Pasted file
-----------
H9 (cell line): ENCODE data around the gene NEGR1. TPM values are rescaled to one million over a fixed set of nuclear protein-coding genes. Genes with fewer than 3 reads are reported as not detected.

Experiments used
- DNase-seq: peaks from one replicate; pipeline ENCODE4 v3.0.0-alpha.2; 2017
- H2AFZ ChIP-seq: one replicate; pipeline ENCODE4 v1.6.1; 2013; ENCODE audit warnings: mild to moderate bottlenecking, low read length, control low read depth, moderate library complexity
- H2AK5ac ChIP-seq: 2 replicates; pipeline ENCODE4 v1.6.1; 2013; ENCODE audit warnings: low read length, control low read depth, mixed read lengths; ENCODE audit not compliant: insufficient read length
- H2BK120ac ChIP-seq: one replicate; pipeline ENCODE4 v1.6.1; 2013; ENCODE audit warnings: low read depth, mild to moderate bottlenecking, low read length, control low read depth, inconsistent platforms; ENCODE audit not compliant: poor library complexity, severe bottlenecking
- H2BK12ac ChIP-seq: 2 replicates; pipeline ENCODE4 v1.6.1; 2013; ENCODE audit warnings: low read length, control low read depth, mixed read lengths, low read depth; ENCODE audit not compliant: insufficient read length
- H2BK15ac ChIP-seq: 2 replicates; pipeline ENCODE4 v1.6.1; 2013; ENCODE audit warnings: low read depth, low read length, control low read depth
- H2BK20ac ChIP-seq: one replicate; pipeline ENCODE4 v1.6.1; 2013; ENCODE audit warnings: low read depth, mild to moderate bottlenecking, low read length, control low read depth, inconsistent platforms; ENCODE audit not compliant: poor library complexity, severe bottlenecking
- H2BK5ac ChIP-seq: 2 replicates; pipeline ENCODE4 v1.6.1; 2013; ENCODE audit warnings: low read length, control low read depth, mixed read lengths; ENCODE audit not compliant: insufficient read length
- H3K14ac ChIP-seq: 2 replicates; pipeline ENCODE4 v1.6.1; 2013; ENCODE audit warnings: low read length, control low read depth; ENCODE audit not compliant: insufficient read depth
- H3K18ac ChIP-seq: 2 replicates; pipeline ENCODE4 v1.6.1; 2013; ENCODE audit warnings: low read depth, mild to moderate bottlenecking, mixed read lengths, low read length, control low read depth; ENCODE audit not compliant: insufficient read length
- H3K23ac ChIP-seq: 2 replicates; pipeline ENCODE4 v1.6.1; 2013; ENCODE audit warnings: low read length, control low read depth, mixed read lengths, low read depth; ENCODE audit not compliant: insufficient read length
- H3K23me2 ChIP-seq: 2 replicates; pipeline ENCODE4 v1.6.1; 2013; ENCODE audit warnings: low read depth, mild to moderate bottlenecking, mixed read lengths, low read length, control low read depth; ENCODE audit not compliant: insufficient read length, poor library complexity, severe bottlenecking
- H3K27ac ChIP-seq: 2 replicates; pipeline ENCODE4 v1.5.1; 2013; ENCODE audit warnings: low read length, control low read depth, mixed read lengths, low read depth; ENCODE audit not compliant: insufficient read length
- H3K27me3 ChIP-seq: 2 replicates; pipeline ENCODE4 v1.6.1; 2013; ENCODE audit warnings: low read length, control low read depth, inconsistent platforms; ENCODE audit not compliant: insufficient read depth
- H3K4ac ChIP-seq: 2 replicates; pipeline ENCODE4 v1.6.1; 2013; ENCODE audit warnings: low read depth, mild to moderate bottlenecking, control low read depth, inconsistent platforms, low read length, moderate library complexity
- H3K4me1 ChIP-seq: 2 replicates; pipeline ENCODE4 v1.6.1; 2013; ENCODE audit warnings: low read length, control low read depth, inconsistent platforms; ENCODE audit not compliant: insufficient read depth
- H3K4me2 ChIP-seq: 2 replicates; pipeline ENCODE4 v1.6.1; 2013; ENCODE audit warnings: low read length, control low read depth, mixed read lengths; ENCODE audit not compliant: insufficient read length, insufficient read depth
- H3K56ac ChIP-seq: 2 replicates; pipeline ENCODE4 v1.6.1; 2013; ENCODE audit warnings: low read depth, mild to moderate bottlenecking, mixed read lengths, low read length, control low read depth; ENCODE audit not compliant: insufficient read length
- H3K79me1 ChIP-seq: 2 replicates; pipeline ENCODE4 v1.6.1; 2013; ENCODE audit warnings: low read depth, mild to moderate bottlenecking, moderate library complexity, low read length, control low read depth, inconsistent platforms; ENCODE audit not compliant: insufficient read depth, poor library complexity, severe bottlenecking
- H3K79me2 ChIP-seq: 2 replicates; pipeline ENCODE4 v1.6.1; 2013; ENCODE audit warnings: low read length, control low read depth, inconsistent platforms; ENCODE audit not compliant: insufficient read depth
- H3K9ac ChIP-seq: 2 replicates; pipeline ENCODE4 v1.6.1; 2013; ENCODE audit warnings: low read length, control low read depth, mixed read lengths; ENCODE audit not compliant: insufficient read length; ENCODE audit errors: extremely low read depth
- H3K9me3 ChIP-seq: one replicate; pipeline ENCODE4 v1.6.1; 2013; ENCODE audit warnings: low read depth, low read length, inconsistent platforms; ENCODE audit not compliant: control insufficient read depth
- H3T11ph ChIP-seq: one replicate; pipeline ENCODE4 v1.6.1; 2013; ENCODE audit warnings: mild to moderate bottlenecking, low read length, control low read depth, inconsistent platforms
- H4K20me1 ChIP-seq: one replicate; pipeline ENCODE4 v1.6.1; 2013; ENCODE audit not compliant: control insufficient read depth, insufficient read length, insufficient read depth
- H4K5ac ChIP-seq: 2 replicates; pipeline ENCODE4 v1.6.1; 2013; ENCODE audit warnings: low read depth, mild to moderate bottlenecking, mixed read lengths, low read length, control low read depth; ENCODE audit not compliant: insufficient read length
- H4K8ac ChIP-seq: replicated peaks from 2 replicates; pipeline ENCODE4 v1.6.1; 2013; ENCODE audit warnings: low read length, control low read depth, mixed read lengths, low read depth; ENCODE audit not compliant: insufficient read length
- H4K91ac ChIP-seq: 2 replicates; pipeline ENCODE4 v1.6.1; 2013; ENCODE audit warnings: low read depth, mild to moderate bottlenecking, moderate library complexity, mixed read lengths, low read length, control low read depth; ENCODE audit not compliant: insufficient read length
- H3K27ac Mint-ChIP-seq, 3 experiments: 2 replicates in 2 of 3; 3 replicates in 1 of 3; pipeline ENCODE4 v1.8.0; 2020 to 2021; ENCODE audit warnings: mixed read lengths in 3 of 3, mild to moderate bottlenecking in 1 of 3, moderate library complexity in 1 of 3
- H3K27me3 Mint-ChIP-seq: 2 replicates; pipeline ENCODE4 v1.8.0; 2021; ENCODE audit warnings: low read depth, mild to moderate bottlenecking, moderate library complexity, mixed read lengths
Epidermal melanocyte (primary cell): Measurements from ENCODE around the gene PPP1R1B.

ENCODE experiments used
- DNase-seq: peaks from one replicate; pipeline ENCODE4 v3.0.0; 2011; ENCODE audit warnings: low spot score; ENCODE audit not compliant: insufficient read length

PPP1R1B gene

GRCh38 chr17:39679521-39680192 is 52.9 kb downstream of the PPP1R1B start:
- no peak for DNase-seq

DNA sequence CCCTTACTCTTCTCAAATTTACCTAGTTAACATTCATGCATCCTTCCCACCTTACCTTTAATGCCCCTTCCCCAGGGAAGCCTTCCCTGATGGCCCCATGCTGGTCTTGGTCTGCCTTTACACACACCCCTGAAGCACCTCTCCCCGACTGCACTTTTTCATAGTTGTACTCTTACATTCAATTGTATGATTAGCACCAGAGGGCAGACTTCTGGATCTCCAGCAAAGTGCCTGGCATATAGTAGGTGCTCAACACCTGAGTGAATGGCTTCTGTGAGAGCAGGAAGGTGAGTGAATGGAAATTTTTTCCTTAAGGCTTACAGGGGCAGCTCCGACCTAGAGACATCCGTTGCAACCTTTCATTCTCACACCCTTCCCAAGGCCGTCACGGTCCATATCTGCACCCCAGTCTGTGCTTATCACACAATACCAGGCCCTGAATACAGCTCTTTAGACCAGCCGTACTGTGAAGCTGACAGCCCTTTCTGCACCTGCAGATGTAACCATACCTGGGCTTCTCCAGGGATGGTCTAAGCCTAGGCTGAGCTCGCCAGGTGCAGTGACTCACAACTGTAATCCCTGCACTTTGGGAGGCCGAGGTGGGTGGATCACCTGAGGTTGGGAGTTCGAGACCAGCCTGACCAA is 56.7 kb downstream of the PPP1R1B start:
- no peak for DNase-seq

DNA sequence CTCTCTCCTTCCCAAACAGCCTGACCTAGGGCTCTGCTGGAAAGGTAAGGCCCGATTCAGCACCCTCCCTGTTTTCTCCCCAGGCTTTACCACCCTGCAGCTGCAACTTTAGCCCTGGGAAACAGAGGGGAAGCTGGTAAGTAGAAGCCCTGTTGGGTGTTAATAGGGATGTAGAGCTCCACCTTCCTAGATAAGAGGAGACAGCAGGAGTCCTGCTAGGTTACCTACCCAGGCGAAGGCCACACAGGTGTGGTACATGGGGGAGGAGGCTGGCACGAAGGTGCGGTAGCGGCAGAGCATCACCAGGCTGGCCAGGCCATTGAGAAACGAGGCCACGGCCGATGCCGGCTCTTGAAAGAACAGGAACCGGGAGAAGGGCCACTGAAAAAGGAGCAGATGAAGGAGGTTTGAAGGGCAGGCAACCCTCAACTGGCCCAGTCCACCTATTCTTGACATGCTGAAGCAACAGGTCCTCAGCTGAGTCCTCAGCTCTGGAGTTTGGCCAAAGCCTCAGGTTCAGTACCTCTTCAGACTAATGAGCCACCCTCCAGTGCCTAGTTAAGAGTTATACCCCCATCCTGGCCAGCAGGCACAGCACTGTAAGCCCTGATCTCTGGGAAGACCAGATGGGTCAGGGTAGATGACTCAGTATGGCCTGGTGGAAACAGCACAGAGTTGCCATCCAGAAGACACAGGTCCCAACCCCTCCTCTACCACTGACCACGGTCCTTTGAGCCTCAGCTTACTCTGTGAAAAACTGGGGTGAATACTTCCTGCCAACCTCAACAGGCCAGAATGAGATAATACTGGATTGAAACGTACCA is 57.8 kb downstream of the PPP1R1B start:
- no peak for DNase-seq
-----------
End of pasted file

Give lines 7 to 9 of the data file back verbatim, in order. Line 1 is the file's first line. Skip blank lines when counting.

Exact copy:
- H2BK12ac ChIP-seq: 2 replicates; pipeline ENCODE4 v1.6.1; 2013; ENCODE audit warnings: low read length, control low read depth, mixed read lengths, low read depth; ENCODE audit not compliant: insufficient read length
- H2BK15ac ChIP-seq: 2 replicates; pipeline ENCODE4 v1.6.1; 2013; ENCODE audit warnings: low read depth, low read length, control low read depth
- H2BK20ac ChIP-seq: one replicate; pipeline ENCODE4 v1.6.1; 2013; ENCODE audit warnings: low read depth, mild to moderate bottlenecking, low read length, control low read depth, inconsistent platforms; ENCODE audit not compliant: poor library complexity, severe bottlenecking